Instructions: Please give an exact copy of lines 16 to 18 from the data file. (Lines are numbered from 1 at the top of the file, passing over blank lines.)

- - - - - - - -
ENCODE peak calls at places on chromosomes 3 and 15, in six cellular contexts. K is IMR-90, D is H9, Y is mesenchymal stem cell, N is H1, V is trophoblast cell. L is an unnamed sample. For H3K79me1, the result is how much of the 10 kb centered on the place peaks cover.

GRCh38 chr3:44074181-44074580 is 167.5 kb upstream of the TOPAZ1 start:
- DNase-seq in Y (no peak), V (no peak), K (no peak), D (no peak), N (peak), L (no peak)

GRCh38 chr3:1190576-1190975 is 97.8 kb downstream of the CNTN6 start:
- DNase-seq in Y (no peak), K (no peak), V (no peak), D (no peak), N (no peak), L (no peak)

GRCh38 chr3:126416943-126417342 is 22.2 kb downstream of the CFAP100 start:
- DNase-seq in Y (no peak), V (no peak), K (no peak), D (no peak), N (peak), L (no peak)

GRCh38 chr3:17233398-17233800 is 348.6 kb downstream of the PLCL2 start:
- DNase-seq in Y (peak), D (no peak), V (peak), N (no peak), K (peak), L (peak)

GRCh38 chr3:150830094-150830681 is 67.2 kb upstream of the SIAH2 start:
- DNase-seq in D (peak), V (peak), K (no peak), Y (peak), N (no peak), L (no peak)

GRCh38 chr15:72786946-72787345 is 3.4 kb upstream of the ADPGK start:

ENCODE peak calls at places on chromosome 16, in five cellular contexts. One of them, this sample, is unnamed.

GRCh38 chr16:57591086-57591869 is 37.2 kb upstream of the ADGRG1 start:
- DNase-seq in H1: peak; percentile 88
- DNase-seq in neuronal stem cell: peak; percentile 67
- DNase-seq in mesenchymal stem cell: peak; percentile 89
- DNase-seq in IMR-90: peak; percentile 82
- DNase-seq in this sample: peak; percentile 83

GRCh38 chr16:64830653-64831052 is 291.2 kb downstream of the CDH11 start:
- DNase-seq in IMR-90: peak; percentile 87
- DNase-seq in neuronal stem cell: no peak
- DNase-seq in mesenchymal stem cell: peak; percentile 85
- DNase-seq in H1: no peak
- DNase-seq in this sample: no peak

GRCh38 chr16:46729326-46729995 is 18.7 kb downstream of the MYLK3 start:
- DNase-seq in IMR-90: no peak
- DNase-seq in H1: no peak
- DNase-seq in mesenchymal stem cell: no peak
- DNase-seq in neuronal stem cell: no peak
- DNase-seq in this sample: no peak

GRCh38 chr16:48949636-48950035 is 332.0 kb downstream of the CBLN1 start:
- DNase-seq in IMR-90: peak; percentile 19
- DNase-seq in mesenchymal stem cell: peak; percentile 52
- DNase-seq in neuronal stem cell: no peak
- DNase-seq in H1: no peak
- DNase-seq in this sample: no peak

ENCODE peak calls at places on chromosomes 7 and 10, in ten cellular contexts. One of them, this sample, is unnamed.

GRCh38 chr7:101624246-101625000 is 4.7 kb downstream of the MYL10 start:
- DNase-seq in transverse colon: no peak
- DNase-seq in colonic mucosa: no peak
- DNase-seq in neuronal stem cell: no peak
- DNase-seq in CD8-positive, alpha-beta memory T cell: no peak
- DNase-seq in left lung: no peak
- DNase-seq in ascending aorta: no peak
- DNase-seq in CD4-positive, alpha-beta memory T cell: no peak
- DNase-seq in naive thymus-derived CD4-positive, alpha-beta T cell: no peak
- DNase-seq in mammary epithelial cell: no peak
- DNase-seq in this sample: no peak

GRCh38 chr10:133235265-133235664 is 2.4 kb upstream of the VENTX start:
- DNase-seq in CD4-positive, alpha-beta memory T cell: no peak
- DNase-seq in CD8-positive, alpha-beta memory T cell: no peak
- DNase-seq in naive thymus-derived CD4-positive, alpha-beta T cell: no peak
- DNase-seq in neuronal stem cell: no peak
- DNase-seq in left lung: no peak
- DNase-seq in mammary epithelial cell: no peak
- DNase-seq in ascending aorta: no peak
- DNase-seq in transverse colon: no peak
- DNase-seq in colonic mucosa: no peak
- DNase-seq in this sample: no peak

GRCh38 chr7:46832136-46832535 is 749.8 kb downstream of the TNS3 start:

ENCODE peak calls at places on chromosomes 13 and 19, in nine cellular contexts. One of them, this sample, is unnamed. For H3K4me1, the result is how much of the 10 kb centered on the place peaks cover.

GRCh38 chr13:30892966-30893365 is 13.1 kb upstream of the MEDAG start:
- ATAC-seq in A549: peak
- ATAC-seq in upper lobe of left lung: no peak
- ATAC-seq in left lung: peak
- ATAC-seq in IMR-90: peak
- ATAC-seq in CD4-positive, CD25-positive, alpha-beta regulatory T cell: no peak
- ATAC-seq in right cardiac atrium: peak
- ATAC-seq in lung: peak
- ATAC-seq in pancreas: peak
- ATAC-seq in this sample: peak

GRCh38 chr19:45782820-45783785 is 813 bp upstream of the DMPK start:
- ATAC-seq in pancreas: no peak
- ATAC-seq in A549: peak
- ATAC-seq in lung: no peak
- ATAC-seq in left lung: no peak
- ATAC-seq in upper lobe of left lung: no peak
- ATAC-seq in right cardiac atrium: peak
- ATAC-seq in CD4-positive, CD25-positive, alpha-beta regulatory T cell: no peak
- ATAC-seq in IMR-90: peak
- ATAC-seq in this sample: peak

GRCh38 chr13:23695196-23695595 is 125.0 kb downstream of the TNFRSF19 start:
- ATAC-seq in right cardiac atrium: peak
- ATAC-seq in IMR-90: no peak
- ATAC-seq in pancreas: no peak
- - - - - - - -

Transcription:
- DNase-seq in neuronal stem cell: peak; percentile 67
- DNase-seq in mesenchymal stem cell: peak; percentile 89
- DNase-seq in IMR-90: peak; percentile 82